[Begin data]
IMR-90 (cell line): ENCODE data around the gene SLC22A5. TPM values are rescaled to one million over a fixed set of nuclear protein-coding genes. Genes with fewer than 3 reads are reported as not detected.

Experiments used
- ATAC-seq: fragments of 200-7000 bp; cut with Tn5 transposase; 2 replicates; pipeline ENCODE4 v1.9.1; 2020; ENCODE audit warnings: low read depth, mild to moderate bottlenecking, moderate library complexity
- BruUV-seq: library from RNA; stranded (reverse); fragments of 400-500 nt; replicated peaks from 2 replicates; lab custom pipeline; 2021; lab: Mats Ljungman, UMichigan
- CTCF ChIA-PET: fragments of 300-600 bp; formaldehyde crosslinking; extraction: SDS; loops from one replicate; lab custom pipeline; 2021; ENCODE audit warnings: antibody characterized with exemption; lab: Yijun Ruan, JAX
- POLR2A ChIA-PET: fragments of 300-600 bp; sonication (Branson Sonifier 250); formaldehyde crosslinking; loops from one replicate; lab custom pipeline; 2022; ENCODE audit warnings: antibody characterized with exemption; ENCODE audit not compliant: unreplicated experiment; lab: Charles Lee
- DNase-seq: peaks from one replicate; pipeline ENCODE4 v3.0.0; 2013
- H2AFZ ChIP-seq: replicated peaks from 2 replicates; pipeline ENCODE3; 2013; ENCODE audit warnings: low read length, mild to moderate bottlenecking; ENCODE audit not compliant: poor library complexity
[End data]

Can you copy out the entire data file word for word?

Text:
IMR-90 (cell line): ENCODE data around the gene SLC22A5. TPM values are rescaled to one million over a fixed set of nuclear protein-coding genes. Genes with fewer than 3 reads are reported as not detected.

Experiments used
- ATAC-seq: fragments of 200-7000 bp; cut with Tn5 transposase; 2 replicates; pipeline ENCODE4 v1.9.1; 2020; ENCODE audit warnings: low read depth, mild to moderate bottlenecking, moderate library complexity
- BruUV-seq: library from RNA; stranded (reverse); fragments of 400-500 nt; replicated peaks from 2 replicates; lab custom pipeline; 2021; lab: Mats Ljungman, UMichigan
- CTCF ChIA-PET: fragments of 300-600 bp; formaldehyde crosslinking; extraction: SDS; loops from one replicate; lab custom pipeline; 2021; ENCODE audit warnings: antibody characterized with exemption; lab: Yijun Ruan, JAX
- POLR2A ChIA-PET: fragments of 300-600 bp; sonication (Branson Sonifier 250); formaldehyde crosslinking; loops from one replicate; lab custom pipeline; 2022; ENCODE audit warnings: antibody characterized with exemption; ENCODE audit not compliant: unreplicated experiment; lab: Charles Lee
- DNase-seq: peaks from one replicate; pipeline ENCODE4 v3.0.0; 2013
- H2AFZ ChIP-seq: replicated peaks from 2 replicates; pipeline ENCODE3; 2013; ENCODE audit warnings: low read length, mild to moderate bottlenecking; ENCODE audit not compliant: poor library complexity